Answering listener questions about Medicare Advantage and retirement. Listen to the Full Episode: Enjoy the show? Use the Links Below to Subscribe:Read More
Let’s first define what an Immediate Retirement is, and what you need to do in order to qualify for it. Like the name suggests, an immediate retirement would mean that upon retirement, you immediately take the annuity, AKA the pension. Not everyone is eligible for this, and sometimes a reduced pension amount (penalty) will apply if retiring at an Early Retirement. In order to qualify for an immediate retirement without a penalty, you must retire under one of the following rules:
If you retire at your MRA or older with at least 10 years of creditable service, you do qualify for an immediate retirement, but there’s a penalty if you choose to take the pension immediately and haven’t met one of the 3 requirements listed above. This is what is known as an Early Retirement. A person can only receive their pension once they have reached their MRA, and not sooner. This penalty is a permanent reduction of your pension of 5% for every year under age 62. As you can imagine, this can quickly become very steep for folks who leave their government job and don’t quite have the amount of creditable service needed to qualify for an immediate retirement with no penalty.
The next category of retirement would be for those who do not meet any of the requirements for an immediate retirement: either the 3 for the immediate retirement without penalty, or the one for the early retirement. In order to qualify for the Deferred Retirement, you need to retire:
Deferring retirement means that you can be retired from your government job at this time, but you defer when you receive the pension, either because you are forced to, or because you choose to. If you defer the pension to satisfy the rules to qualify for an immediate pension, then there is no penalty. If you defer the pension to satisfy the rules of being MRA with at least 10 years of service, then there will be a 5% per year penalty for every year younger than 62, unless you defer to age 60 and have at least 20 years of creditable service.
Example 1: Sue retires at age 59 (past her MRA) as a Federal Employee with 8 years of service. She is forced to defer her pension until age 62 to satisfy the rule of being age 62 with at least 5 years of service. She would not incur a penalty on her pension for deferring it.
Example 2: Bob retires at age 52 (younger than his MRA) with 22 years of service. Option A is for Bob to defer his pension until age 60 or older and not have a penalty on his pension amount, which satisfies the rule of being age 60 with at least 20 years of service. Option B is for Bob to defer his pension to his MRA or older (satisfying the rule of being MRA and having at least 10 years of service) and have a 5% per year penalty every year younger than 62.
Example 3: Chris retires at age 54 (younger than his MRA) with 9 years of service. Chris is forced to defer his pension until 62, and not incur a penalty.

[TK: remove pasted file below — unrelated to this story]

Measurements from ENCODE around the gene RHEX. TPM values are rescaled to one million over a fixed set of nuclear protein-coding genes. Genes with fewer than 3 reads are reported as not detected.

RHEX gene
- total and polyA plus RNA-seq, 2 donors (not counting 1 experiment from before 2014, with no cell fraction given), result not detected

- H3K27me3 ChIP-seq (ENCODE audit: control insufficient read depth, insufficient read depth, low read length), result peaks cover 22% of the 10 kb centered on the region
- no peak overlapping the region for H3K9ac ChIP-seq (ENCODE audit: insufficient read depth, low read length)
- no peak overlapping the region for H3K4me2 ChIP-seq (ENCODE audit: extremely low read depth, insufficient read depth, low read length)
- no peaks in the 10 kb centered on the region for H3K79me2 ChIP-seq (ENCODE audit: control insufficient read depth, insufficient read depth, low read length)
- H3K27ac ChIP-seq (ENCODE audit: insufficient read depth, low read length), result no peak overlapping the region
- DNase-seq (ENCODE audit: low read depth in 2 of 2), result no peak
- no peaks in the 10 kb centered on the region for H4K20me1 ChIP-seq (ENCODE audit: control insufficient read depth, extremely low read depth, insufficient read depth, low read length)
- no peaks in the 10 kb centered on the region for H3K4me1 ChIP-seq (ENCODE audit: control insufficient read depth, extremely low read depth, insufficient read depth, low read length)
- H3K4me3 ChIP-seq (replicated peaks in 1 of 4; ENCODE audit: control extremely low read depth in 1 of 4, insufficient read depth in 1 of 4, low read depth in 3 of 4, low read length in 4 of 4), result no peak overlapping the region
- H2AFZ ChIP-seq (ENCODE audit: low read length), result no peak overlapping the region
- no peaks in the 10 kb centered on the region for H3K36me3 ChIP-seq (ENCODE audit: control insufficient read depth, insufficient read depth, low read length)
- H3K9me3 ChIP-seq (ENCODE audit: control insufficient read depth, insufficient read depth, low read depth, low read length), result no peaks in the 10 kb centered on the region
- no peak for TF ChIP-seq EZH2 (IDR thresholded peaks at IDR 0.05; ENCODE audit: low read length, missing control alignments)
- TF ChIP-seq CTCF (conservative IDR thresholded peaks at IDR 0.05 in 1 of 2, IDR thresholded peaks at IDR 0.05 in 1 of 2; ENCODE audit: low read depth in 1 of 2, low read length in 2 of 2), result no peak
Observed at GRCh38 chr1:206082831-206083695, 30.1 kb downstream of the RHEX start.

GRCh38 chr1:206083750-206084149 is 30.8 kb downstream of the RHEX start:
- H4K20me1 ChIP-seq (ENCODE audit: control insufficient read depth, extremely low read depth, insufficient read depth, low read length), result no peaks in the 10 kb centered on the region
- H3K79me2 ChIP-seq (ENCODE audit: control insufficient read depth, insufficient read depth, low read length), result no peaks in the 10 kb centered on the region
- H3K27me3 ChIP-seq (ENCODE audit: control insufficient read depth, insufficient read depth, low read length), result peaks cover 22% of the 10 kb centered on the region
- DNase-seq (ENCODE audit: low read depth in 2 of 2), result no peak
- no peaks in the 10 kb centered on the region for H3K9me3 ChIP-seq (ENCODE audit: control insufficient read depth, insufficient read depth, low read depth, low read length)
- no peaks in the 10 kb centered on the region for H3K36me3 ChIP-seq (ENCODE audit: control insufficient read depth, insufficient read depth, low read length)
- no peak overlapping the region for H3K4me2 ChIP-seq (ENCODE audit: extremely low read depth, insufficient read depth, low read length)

We now know what an immediate retirement is and how to qualify for it, as well as a postponed retirement. So what about the Postponed retirement? Is it the same thing as the deferred retirement?
It is not. In order to qualify for the postponed retirement, you need to retire at your MRA or older with at least 10 years of creditable service, which is the same requirements for an Early retirement. Instead of immediately receiving the pension upon retirement, you can choose to postpone it until the future, generally to reach either age 60 with at least 20 years of service, or age 62 with 5 years of service. Postponing the pension means you are still retired, but are temporarily not receiving the pension nor are you receiving the Federal Employee Health Benefit (FEHB) or the Federal Employee Group Life Insurance (FEGLI). The good news is that these extra insurance benefits resume as soon as you decide to take your pension.
The main drawback about the deferred retirement is that it makes you ineligible for FEHB and FEGLI in retirement, as well as not being eligible to receive the pension supplement. We often say that the FEHB is the single best benefit that you have as a Federal Employee. Because these benefits are permanently surrendered in a deferred retirement, we generally like to see our clients choose to postpone their pension instead of deferring it so they can qualify for these added benefits. It’s a case-by-case basis, but if we can at least have our clients retire after reaching MRA and have at minimum of 10 years of creditable service, they will get the most bang for their buck when it comes to their FERS pension and benefits.
What is a Disability Retirement under FERS? Unlike the Immediate, Deferred, or Postponed Retirements, the Disability Retirement is a unique type of retirement only offered to federal employees who become
As a Federal Employee, your High-3 average salary refers to the average of the highest three consecutive years of base pay earned. This is calculated based on your “deemed” rate,
I am aware that after I put in ten years’ federal civilian creditable service and then retire, my FERS annuity will be reduced monthly by 10% for the surviving spouse
What is an Immediate Retirement under FERS? The Immediate Retirement under FERS is the main way of qualifying for the pension. Sometimes it’s referred to as the full, normal, or
Get the most out of your federal retirement benefits by taking advantage of the FERS resources created by Micah Shilanski, CFP®, and the team of independent financial advisors at Shilanski & Associates, Inc. Join the thousands of federal employees who trust us to guide them in their retirement planning journey because of our unique perspective of how your FERS benefits contribute to your comprehensive financial plan.
7 CLASSIC RETIREMENT MISTAKES Federal Employees Make
7 CLASSIC RETIREMENT MISTAKES Federal Employees Make